But Nasa understands this - and he also gets that a necessary factor of embracing that sort of evolution is when things slip out of control or skid towards imperfection - which is only human, after all - and again, that acute awareness of mortality comes back in spades - which I'm sure only feels more frustrating when following 'God's Aim' we have 'The Patient', where in stepping outside of established boundaries you must see the systematic societal rot around you, where nobody wants the blame, people ossify towards intolerance, and the rest are exploited by a relentless military industrial complex - what, did you think this wasn't going to get political? The interesting thing is that Nasa himself doesn't reference modern politics as much beyond some pointed criticism of sensationalist and apocalyptic media on 'Black Hole', preferring to leave that to Curly Castro's ruthless string of knotted references or Mike Ladd's conspiratorial musing - he's aiming more high concept, from contemplating past versions of his life stored in objects even as what he does builds the true mirror, to hammering for a message to the audience who stuck around to reveal how desperate things actually are - especially when plenty who have never tried to build a living off of art will never see themselves consumed in the same way. And yet it's the final track that really holds the key to the record - the title track that aims to capture that fleeting moment at the cusp of dawn where nobody is awake to capture that beauty, that musing moment where for the briefest second clarity comes through. All those scattered musings focusing on change and evolution crystallize, with peace of mind coming in knowing that he possesses the agency to make all those choices and carry the consequences - and where Billy Woods sees the crash into humanity's inability to see all ends, Quelle Chris transcends that conversation and sees the larger picture of the record. The thoughts at night surrounding change, translated into art representing that evolution, the artist almost dazed in the aftermath, tied to moments a director like Richard Linklater would brand as 'holy' in their memorial, time worth embalming... but in concept caught between days, not frozen in time but outside of it - timeless.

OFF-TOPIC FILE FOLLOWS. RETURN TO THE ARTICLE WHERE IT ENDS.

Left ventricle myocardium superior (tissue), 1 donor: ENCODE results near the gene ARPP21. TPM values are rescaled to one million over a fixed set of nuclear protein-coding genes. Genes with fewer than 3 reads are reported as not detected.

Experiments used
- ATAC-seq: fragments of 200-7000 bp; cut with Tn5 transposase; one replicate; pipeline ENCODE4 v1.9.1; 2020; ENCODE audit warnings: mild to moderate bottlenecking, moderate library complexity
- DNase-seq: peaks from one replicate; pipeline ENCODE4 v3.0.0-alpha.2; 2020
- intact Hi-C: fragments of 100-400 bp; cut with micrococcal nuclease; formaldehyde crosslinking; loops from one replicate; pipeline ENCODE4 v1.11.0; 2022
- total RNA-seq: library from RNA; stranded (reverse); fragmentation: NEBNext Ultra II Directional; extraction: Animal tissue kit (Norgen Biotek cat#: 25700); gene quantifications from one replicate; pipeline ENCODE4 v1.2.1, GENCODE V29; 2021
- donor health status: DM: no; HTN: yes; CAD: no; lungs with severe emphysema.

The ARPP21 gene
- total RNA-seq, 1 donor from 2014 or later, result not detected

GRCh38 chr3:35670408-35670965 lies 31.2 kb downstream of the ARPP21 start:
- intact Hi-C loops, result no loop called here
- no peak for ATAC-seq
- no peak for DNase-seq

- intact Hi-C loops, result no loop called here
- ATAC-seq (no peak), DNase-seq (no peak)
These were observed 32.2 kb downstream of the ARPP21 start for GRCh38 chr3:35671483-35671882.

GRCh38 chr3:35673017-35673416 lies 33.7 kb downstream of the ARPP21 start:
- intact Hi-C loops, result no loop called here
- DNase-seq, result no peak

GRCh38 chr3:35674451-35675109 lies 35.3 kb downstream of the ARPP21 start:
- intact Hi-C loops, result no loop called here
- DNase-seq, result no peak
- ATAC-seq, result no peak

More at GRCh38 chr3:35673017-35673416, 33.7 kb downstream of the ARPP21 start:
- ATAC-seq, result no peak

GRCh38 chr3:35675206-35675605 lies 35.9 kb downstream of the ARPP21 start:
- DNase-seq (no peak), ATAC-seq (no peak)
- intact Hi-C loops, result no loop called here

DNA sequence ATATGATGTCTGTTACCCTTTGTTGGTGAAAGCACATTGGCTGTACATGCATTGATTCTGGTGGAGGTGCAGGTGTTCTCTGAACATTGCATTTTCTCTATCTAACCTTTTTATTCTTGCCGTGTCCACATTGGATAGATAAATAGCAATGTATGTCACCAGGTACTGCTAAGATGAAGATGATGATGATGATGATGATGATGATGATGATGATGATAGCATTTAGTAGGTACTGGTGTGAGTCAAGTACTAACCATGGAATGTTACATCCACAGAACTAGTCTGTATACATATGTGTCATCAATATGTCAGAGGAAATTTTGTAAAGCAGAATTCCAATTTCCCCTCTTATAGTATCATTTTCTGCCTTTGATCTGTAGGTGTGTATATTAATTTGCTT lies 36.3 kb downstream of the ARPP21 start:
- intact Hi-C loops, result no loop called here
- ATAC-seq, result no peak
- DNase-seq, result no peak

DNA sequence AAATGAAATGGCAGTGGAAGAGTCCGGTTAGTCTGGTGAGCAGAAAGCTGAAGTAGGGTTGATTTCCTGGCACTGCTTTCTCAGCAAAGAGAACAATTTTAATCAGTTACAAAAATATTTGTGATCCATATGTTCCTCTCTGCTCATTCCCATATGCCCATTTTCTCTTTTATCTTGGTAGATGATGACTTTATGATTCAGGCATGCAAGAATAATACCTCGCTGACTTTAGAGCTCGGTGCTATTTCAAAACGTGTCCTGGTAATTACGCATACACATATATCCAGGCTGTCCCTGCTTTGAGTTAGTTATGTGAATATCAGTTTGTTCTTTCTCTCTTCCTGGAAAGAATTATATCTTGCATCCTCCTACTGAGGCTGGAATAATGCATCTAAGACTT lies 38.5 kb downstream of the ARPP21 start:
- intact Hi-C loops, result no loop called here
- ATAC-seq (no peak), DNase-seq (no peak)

Okay, if that all sounded high concept and a little daunting... well, it's an Uncommon Nasa project, what do you expect? And yet the funny thing is that I'd probably consider this one of his more accessible albums, especially on a melodic level with this production and especially with his delivery. Granted, any effort to explore the lyrics will require legwork, but you should expect that with this sort of hip-hop, and the fact that he managed to pull together so many guest verses that feel cohesive and poignant in their own right speaks volumes of his talent and methodical ability to evolve as an artist. So yeah, this is excellent, it's getting a very strong 8/10 from me, and a huge recommendation. Again, I say every time I review Uncommon Nasa that this is not easy material to digest... but man, for this evolution you want to be on-board, so most definitely check this out!

1 comment:

  1. I'm fairly certain I understand this record much better now, so thanks, I'd been struggling with the themes before. Great review, as always!